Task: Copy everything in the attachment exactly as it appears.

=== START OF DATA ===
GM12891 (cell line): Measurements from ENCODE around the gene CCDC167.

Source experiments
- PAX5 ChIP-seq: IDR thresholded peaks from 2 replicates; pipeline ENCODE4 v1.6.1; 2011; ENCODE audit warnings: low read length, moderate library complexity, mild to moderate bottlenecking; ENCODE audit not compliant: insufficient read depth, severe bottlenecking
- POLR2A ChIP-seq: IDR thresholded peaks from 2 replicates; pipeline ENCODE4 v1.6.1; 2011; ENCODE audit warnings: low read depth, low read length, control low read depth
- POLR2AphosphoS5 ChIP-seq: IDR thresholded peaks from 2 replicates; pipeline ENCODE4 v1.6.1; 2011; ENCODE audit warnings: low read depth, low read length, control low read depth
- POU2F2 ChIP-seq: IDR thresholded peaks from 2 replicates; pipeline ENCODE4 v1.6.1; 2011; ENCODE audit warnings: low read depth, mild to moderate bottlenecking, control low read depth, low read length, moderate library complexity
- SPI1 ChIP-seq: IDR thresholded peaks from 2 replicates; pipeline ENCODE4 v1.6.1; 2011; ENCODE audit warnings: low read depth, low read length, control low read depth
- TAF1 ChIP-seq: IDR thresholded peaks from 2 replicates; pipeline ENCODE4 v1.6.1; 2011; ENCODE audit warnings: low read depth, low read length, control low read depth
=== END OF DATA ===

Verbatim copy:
GM12891 (cell line): Measurements from ENCODE around the gene CCDC167.

Source experiments
- PAX5 ChIP-seq: IDR thresholded peaks from 2 replicates; pipeline ENCODE4 v1.6.1; 2011; ENCODE audit warnings: low read length, moderate library complexity, mild to moderate bottlenecking; ENCODE audit not compliant: insufficient read depth, severe bottlenecking
- POLR2A ChIP-seq: IDR thresholded peaks from 2 replicates; pipeline ENCODE4 v1.6.1; 2011; ENCODE audit warnings: low read depth, low read length, control low read depth
- POLR2AphosphoS5 ChIP-seq: IDR thresholded peaks from 2 replicates; pipeline ENCODE4 v1.6.1; 2011; ENCODE audit warnings: low read depth, low read length, control low read depth
- POU2F2 ChIP-seq: IDR thresholded peaks from 2 replicates; pipeline ENCODE4 v1.6.1; 2011; ENCODE audit warnings: low read depth, mild to moderate bottlenecking, control low read depth, low read length, moderate library complexity
- SPI1 ChIP-seq: IDR thresholded peaks from 2 replicates; pipeline ENCODE4 v1.6.1; 2011; ENCODE audit warnings: low read depth, low read length, control low read depth
- TAF1 ChIP-seq: IDR thresholded peaks from 2 replicates; pipeline ENCODE4 v1.6.1; 2011; ENCODE audit warnings: low read depth, low read length, control low read depth